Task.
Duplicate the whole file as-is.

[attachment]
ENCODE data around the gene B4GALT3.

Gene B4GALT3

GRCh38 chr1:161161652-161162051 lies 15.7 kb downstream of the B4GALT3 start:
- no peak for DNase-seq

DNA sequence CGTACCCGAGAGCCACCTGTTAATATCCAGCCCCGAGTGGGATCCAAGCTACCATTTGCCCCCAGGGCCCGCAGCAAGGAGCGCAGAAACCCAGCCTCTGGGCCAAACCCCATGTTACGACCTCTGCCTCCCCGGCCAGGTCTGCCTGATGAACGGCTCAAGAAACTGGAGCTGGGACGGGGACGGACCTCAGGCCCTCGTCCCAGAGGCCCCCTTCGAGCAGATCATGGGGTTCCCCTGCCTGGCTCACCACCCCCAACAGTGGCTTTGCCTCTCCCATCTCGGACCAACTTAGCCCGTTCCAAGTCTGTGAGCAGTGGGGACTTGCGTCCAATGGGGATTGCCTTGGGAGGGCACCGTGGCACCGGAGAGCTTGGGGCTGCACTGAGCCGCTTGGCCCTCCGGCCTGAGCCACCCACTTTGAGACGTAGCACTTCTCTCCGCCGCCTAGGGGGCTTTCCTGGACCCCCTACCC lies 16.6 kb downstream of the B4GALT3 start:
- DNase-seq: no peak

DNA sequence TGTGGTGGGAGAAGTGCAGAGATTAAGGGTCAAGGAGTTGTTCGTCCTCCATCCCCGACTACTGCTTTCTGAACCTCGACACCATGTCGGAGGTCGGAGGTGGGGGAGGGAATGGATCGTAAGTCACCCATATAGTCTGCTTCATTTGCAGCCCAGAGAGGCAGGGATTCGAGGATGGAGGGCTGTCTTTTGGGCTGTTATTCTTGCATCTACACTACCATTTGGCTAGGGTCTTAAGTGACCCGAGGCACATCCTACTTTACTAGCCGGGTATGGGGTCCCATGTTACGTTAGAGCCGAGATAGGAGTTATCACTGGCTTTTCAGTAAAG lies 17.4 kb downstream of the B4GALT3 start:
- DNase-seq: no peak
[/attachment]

ENCODE data around the gene B4GALT3.

Gene B4GALT3

GRCh38 chr1:161161652-161162051 lies 15.7 kb downstream of the B4GALT3 start:
- no peak for DNase-seq

DNA sequence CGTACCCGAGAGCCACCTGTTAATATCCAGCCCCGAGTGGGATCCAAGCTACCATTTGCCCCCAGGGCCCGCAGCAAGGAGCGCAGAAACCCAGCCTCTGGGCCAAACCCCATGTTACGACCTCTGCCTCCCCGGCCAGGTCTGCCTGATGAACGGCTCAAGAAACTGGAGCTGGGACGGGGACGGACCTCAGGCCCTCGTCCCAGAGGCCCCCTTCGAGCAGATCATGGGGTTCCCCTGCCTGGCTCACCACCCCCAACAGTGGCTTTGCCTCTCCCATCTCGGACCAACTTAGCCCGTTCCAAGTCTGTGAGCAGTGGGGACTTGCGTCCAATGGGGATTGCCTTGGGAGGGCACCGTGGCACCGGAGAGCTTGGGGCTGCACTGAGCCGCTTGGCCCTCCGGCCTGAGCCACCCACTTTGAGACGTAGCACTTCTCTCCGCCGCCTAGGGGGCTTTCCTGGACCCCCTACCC lies 16.6 kb downstream of the B4GALT3 start:
- DNase-seq: no peak

DNA sequence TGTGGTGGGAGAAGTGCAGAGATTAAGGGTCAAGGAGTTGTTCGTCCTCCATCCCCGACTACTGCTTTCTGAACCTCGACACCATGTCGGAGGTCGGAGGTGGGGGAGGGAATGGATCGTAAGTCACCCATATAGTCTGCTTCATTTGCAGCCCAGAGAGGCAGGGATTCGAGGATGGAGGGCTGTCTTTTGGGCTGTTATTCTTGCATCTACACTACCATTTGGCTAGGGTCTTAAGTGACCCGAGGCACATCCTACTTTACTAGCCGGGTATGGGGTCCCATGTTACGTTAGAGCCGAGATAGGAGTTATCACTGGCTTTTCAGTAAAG lies 17.4 kb downstream of the B4GALT3 start:
- DNase-seq: no peak